Join Your Community

CSA(F) stands for community-supported agriculture, or, in our case, community-supported fisheries (CSF).

The Model

Pay for a season’s worth of food to become a member and receive local, quality produce, poultry and/or seafood.

What It Means

  • eating healthful foods and preparing them for your family
  • supporting local farmers/fishermen and women
  • being kind to our planet
  • learning something new
  • being adventurous in the kitchen, like trying underutilized fish in the name of sustainability

Getting food from a CSA(F) is different from going to a farmers market or using a grocery delivery service. As a CSA(F) member, you make a seasonal commitment to a small farmer/fisherman or woman in your area, and the produce/seafood is either delivered to your door or you pick it up at a local distribution center (We have Pick-Up Locations in NH, MA and ME). CSA(F) members take pleasure in knowing where and how their food is grown/caught and typically have an open line of communication with their farmer/fisherman or woman.

“Community-supported agriculture (fisheries) is all about relationships and feeding families,” said Simon Huntley, CEO of Small Farm Central, a company that provides marketing support for small farms and started CSA(F) Day. “CSA(F) farmers typically teach members what’s in season throughout the year, and help them appreciate and cook food to which they may not otherwise be exposed.”

According to Small Farm Central’s CSA Farming Annual Report, the most popular time to join a CSA each year is at the end of February. CSA Day serves to promote our local farmers and fishermen/women and support sustainable practices. Our sign-ups are happening now! If you like Seafood and want to support the families of our fishermen and women, check out WHAT WE OFFER this Spring!

Are you supporting local farmers? Take the test to find out.


SIGN UP FOR LOCAL SEAFOOD and use the tag #CSAday to help us spread the word!


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Atlantic Pollock – tender, sweet, sustainable

AP real postAtlantic Pollock is a beautiful, sustainable fish with a firm texture and low oil content. Low in saturated fat, Pollock is a great source of protein and vitamin B12. Because Pollock yields such a high-quality fillet, it is often miss-labeled as Haddock–especially in fish sticks and fish and chips. It is also very popular in the fast food industry. Don’t let that fool you though–when fresh off the boat, its taste and texture rival any fish in the sea. It is exceptionally great for frying because of its firm flaky texture. Try Garlic Butter Poached Pollock!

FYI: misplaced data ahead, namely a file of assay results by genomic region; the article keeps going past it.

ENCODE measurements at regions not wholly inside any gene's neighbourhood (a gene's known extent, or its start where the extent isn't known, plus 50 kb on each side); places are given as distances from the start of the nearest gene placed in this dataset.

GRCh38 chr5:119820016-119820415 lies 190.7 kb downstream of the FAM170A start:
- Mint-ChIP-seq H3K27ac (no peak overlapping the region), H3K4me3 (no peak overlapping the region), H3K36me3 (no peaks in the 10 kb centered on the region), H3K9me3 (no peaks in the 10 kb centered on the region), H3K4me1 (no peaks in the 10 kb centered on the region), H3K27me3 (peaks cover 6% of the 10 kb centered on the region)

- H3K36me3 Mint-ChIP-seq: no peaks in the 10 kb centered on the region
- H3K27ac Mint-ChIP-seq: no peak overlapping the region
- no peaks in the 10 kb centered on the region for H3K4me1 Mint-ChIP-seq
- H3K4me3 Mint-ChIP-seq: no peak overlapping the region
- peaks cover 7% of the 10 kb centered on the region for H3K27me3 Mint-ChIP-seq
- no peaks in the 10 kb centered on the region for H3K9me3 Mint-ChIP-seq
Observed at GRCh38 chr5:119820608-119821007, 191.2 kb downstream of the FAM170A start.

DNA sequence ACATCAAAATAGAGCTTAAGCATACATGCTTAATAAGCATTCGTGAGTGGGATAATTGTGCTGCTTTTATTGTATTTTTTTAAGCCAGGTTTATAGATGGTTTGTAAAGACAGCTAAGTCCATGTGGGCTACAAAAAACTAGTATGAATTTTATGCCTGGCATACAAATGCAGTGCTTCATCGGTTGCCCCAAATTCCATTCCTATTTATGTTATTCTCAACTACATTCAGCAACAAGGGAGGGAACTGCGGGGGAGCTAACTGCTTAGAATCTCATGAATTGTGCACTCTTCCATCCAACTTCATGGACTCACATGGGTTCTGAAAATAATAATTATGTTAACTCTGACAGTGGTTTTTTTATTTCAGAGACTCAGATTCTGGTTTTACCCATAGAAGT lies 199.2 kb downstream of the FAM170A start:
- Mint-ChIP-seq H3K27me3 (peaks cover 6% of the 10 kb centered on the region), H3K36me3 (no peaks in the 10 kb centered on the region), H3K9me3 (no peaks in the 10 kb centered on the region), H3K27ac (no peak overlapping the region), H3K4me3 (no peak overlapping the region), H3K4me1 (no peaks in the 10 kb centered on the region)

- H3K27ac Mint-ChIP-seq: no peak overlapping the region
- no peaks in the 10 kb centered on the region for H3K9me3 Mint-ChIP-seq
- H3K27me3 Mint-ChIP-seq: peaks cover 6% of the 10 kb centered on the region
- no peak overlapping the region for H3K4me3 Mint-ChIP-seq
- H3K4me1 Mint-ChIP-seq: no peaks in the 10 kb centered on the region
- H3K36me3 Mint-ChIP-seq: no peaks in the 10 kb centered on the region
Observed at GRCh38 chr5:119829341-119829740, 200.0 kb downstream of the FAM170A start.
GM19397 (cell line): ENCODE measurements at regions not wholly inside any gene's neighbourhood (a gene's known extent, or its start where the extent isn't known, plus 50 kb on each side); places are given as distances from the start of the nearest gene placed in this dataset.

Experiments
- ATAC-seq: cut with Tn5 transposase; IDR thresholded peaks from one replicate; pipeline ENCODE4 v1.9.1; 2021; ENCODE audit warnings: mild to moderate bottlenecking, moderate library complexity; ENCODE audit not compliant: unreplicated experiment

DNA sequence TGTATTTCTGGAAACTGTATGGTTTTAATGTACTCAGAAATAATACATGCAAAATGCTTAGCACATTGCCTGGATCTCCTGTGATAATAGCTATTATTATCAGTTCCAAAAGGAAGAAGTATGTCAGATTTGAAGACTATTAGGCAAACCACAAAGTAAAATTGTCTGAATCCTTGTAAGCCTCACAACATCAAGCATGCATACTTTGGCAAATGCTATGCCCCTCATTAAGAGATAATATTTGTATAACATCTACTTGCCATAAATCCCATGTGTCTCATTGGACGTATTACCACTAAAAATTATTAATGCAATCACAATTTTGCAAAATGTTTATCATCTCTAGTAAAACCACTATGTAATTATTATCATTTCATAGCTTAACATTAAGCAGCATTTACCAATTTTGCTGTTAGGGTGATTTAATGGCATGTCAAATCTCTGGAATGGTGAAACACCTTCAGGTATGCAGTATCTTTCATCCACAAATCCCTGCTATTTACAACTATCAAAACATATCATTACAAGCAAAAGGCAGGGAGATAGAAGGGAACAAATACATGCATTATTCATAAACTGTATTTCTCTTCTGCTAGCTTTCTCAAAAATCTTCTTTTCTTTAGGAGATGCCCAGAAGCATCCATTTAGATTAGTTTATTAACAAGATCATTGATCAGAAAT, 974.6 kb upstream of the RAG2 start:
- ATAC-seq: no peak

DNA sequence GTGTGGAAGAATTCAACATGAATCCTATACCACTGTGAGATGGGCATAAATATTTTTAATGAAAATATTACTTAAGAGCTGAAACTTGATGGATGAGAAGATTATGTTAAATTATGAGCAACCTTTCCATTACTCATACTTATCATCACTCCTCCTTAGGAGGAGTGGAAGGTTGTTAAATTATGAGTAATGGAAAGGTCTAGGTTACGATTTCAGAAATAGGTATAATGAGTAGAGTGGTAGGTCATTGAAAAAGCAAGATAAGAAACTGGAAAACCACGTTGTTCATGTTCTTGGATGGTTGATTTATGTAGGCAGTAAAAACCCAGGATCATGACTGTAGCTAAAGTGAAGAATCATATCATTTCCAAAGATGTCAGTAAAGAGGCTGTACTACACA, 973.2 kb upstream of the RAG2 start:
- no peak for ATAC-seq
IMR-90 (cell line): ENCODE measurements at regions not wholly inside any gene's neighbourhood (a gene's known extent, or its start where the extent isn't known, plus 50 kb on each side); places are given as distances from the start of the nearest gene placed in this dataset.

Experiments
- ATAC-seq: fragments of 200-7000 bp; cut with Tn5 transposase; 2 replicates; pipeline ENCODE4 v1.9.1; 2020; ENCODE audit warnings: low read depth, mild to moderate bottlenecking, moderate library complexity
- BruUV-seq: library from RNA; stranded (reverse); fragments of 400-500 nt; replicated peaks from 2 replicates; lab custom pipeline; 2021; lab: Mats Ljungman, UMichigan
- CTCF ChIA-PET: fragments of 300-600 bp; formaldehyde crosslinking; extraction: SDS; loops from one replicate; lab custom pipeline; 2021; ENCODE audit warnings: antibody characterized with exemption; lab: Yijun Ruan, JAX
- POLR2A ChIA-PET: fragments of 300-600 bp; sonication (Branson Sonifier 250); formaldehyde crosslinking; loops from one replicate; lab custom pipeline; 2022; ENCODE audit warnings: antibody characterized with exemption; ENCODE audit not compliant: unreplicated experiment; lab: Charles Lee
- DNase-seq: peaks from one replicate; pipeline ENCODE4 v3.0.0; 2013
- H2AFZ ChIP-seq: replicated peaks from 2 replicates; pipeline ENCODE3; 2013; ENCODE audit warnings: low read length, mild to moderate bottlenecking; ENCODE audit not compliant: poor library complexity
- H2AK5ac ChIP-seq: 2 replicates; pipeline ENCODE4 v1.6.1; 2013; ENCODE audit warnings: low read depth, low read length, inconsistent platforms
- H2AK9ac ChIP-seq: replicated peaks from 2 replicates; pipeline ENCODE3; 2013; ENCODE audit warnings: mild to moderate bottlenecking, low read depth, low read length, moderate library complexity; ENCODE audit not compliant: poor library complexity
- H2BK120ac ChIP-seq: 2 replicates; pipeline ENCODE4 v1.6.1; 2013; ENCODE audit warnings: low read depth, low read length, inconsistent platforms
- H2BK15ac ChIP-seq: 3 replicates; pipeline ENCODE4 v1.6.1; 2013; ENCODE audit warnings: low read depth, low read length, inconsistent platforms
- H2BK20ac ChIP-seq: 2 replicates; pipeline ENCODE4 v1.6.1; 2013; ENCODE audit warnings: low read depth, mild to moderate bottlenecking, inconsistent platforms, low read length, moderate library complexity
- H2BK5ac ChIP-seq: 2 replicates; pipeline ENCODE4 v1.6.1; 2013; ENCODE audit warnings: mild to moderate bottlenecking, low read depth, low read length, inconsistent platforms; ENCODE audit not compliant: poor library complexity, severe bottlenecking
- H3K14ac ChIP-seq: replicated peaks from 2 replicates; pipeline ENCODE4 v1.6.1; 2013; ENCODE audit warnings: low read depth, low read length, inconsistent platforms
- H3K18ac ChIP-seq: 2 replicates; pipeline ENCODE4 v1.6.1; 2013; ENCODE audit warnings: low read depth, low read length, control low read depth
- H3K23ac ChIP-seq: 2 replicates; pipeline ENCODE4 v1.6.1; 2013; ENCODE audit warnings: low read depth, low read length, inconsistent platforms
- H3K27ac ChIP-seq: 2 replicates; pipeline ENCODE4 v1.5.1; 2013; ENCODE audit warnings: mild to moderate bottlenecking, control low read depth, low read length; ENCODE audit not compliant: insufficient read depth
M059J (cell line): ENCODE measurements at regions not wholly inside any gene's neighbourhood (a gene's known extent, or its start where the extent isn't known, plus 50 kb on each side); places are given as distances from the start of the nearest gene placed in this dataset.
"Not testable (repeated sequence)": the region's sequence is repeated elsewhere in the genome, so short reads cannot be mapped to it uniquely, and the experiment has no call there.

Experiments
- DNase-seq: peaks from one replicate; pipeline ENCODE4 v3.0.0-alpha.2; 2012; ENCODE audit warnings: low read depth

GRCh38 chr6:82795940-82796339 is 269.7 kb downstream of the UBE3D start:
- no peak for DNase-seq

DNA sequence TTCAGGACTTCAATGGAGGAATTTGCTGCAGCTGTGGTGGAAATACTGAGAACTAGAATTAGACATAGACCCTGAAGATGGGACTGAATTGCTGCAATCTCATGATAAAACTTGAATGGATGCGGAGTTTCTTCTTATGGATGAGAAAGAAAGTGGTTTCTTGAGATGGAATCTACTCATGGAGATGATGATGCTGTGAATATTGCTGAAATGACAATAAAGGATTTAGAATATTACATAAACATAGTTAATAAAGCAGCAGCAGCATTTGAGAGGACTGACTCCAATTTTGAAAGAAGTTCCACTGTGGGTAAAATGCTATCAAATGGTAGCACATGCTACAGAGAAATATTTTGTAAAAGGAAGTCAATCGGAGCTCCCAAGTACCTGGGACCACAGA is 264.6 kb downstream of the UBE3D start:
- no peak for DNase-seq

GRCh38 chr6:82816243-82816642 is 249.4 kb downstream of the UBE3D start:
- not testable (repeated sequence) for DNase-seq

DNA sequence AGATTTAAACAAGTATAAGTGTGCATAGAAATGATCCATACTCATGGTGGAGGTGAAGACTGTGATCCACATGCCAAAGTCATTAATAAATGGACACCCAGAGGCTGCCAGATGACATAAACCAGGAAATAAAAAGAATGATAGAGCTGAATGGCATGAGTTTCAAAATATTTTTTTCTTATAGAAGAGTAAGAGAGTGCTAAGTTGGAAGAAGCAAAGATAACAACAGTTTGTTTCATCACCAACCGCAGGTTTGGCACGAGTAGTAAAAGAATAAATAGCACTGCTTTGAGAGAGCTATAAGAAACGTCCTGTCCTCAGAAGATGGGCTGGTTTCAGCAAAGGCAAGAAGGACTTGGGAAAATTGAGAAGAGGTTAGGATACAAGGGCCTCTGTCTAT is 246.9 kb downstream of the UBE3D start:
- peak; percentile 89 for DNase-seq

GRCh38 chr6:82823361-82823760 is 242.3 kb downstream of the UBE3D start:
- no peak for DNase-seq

Chef, Ivan Flowers, makes Pollock with Crabmeat and breadcrumbs:

Or.. learn how to roast your Pollock!

 

Have your own recipes? Share them with us and be featured!

Learn more about Atlantic Pollock

Underutilized Fish – Dogfish Shark

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Sustainable fishing is recognizing the limits of the environment and adhering to the changes and adaptation of an ecosystem. Listening to these changes and maintaining a healthy relationship with the Gulf of Maine includes celebrating different types of underutilized fish. Eating with the Ecosystem is a non-profit that helps us promote healthy habits, flourishing food webs, and adaptive supply chains. Our mission is to uphold this philosophy and reach consumers who are willing to adapt with and for the ecosystem. One of those underutilized being Dogfish.
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Dogfish are a family of shark that is beyond plentiful off our coast. They are most commonly shipped to Europe for England’s infamous fish and chips and therefore vastly unseen in local fish markets.  Dogfish are meatier, white fillet and hold up great when fried, baked, or in a chowder.  Restaurants that serve it around town, suggest soaking it in milk for a minimum of 15 minutes before preparing it to help tenderize the meat or throw it on the grill with some marinade.  Dan Hayes, a credited seafood chef in London, campaigns for the unloved fish, hoping to demonstrate how tasty Dogfish truly is. 
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Heather Atwood, a columnist who writes “Food For Thought” for The Gloucester Daily Times and North of Boston Media Group, recognizes Dogfish as being Marine Stewardship Council Certified or having three qualifications: being a part of sustainable fishing stocks, minimizing environmental impact and having effective management. She makes Cornmeal Crusted – Beer Battered Dogfish. Or try grilling Dogfish with caponata!
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Have your own fish recipes? Share them with us and be featured!

How to cook with Dogfish

Why Dogfish? 22 News explains